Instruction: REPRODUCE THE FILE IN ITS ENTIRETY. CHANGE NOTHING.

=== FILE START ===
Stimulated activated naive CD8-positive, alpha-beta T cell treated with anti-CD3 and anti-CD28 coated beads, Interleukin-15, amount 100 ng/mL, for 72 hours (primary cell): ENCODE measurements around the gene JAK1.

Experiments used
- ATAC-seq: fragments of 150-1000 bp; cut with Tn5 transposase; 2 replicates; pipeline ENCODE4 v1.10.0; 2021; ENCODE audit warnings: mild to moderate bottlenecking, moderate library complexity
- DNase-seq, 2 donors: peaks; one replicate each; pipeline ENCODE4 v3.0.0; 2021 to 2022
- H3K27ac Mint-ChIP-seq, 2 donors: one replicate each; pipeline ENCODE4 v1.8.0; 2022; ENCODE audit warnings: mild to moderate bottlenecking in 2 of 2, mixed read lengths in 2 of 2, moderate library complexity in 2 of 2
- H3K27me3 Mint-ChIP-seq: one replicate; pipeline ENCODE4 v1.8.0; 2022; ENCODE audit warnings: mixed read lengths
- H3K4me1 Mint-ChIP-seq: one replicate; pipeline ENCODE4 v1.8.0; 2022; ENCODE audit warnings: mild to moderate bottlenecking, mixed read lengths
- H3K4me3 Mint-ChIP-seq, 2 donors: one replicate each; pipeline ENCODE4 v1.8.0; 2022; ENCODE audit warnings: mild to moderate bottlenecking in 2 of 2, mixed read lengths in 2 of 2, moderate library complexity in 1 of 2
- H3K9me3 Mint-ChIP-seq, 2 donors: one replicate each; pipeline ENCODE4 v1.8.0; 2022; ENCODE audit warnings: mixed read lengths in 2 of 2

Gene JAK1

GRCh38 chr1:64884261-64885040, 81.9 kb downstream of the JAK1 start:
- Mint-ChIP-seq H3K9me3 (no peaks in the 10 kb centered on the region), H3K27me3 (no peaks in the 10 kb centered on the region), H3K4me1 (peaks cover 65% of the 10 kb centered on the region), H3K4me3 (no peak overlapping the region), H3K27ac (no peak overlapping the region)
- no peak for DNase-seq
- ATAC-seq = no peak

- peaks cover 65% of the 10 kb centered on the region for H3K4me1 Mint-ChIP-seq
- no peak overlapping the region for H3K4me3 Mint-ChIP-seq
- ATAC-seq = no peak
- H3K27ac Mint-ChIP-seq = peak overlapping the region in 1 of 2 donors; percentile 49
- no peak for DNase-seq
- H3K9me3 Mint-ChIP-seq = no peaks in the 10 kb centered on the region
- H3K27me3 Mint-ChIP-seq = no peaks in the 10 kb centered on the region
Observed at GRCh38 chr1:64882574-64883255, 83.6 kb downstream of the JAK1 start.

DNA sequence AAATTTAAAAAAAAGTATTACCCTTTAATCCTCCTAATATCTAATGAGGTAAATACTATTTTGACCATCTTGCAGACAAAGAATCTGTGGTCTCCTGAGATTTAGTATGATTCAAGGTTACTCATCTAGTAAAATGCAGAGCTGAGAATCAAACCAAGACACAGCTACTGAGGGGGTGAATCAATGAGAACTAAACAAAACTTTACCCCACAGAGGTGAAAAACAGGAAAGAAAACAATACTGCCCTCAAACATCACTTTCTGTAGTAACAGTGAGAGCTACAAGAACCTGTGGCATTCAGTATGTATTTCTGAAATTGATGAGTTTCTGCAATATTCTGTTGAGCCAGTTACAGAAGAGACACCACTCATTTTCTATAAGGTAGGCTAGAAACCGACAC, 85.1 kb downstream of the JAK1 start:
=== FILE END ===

Stimulated activated naive CD8-positive, alpha-beta T cell treated with anti-CD3 and anti-CD28 coated beads, Interleukin-15, amount 100 ng/mL, for 72 hours (primary cell): ENCODE measurements around the gene JAK1.

Experiments used
- ATAC-seq: fragments of 150-1000 bp; cut with Tn5 transposase; 2 replicates; pipeline ENCODE4 v1.10.0; 2021; ENCODE audit warnings: mild to moderate bottlenecking, moderate library complexity
- DNase-seq, 2 donors: peaks; one replicate each; pipeline ENCODE4 v3.0.0; 2021 to 2022
- H3K27ac Mint-ChIP-seq, 2 donors: one replicate each; pipeline ENCODE4 v1.8.0; 2022; ENCODE audit warnings: mild to moderate bottlenecking in 2 of 2, mixed read lengths in 2 of 2, moderate library complexity in 2 of 2
- H3K27me3 Mint-ChIP-seq: one replicate; pipeline ENCODE4 v1.8.0; 2022; ENCODE audit warnings: mixed read lengths
- H3K4me1 Mint-ChIP-seq: one replicate; pipeline ENCODE4 v1.8.0; 2022; ENCODE audit warnings: mild to moderate bottlenecking, mixed read lengths
- H3K4me3 Mint-ChIP-seq, 2 donors: one replicate each; pipeline ENCODE4 v1.8.0; 2022; ENCODE audit warnings: mild to moderate bottlenecking in 2 of 2, mixed read lengths in 2 of 2, moderate library complexity in 1 of 2
- H3K9me3 Mint-ChIP-seq, 2 donors: one replicate each; pipeline ENCODE4 v1.8.0; 2022; ENCODE audit warnings: mixed read lengths in 2 of 2

Gene JAK1

GRCh38 chr1:64884261-64885040, 81.9 kb downstream of the JAK1 start:
- Mint-ChIP-seq H3K9me3 (no peaks in the 10 kb centered on the region), H3K27me3 (no peaks in the 10 kb centered on the region), H3K4me1 (peaks cover 65% of the 10 kb centered on the region), H3K4me3 (no peak overlapping the region), H3K27ac (no peak overlapping the region)
- no peak for DNase-seq
- ATAC-seq = no peak

- peaks cover 65% of the 10 kb centered on the region for H3K4me1 Mint-ChIP-seq
- no peak overlapping the region for H3K4me3 Mint-ChIP-seq
- ATAC-seq = no peak
- H3K27ac Mint-ChIP-seq = peak overlapping the region in 1 of 2 donors; percentile 49
- no peak for DNase-seq
- H3K9me3 Mint-ChIP-seq = no peaks in the 10 kb centered on the region
- H3K27me3 Mint-ChIP-seq = no peaks in the 10 kb centered on the region
Observed at GRCh38 chr1:64882574-64883255, 83.6 kb downstream of the JAK1 start.

DNA sequence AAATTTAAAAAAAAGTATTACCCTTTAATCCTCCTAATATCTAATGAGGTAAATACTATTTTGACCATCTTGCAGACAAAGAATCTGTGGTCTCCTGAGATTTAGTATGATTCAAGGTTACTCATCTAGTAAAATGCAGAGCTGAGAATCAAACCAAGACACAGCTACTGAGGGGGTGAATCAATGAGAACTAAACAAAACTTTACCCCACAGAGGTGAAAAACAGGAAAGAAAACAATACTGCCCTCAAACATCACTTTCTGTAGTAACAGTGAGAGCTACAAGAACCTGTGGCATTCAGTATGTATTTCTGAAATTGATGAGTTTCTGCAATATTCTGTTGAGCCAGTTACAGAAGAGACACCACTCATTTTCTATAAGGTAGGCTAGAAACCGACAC, 85.1 kb downstream of the JAK1 start: